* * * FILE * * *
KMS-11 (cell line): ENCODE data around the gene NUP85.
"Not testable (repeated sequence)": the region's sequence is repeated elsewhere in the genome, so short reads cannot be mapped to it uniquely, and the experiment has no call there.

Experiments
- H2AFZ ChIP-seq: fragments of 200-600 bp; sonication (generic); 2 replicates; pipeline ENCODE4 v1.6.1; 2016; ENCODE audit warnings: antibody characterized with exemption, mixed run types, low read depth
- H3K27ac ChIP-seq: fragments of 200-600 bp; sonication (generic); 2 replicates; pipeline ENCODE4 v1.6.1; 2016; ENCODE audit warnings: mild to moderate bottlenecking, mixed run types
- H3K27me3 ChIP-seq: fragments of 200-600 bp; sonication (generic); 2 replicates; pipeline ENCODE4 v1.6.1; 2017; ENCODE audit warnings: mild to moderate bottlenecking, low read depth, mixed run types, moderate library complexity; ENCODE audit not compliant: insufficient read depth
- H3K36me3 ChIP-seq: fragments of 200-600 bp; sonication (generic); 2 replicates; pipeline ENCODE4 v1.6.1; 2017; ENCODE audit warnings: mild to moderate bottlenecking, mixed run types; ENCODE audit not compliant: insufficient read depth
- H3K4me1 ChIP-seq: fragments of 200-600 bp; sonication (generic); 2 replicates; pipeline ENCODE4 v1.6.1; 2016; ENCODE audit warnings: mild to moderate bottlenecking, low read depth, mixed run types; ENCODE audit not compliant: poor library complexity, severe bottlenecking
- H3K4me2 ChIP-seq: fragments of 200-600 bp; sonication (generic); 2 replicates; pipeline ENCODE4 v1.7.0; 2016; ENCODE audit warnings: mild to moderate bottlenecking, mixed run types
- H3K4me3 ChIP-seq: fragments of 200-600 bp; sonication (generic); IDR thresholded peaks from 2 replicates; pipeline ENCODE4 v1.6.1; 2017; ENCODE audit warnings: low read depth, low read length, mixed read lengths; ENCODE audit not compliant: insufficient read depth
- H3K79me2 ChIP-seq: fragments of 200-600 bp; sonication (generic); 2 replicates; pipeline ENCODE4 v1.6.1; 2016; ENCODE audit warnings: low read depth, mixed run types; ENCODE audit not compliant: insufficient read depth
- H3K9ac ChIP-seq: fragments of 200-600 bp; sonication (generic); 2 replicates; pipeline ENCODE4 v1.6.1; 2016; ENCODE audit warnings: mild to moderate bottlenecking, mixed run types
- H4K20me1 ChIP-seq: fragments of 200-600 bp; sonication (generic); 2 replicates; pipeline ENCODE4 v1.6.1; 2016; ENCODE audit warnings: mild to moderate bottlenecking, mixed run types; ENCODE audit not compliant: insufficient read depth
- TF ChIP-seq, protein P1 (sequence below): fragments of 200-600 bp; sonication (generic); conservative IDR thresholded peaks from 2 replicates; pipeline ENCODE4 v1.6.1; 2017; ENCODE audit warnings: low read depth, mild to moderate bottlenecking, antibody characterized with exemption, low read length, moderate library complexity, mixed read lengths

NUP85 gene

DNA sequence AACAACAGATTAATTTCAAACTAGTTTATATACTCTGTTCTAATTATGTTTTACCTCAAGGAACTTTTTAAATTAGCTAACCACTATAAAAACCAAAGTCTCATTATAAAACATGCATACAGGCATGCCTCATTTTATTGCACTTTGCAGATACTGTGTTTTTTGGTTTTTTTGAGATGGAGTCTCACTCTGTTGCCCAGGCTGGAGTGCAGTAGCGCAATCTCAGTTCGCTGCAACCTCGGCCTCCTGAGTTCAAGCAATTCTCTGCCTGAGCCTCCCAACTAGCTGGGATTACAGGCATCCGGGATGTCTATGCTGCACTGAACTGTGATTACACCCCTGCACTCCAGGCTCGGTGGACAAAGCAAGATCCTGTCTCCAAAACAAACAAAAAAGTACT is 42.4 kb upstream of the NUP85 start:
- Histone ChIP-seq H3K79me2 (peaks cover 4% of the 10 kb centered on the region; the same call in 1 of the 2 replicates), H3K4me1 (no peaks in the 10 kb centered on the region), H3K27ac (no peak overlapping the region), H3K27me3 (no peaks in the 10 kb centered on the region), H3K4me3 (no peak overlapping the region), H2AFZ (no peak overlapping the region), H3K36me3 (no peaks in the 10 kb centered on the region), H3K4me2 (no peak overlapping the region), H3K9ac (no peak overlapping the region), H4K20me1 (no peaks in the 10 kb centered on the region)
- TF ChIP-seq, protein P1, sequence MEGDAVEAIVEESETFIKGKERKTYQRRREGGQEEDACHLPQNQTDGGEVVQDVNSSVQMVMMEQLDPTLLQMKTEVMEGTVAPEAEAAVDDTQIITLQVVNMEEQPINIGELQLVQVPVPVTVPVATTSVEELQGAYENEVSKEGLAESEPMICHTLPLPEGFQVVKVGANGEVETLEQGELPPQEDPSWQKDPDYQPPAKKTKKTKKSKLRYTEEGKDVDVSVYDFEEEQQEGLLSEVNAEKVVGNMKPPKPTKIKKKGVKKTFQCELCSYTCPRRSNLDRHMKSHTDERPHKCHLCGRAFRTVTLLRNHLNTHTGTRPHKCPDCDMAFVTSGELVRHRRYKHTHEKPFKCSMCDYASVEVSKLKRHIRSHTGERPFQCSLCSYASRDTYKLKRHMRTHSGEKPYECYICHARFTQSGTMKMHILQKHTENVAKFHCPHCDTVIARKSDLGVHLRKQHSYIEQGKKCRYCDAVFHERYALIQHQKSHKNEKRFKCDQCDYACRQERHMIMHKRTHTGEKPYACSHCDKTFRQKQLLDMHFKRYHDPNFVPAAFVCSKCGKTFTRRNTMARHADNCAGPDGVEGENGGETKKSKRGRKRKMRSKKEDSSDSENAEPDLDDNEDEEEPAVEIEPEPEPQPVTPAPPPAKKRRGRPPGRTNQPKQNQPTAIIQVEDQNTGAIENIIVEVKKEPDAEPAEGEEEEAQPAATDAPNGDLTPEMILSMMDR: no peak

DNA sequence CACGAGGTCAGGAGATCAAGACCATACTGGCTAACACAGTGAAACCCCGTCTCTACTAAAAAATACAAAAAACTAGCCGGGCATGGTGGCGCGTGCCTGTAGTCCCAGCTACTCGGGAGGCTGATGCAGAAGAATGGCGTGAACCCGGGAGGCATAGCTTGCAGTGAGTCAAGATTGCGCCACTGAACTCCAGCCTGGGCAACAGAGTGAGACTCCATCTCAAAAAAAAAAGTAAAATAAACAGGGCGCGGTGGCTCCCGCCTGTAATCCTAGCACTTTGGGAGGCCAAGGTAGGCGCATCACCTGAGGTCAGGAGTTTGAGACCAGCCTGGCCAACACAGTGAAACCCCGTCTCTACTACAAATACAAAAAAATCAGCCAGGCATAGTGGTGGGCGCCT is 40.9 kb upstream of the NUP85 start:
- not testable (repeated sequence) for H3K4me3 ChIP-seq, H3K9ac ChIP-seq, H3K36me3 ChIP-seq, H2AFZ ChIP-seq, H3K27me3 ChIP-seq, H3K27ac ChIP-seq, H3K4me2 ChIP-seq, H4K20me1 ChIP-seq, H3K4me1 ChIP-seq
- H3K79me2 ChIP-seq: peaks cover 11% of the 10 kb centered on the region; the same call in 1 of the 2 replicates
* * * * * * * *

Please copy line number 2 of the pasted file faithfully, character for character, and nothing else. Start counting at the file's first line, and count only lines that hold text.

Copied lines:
"Not testable (repeated sequence)": the region's sequence is repeated elsewhere in the genome, so short reads cannot be mapped to it uniquely, and the experiment has no call there.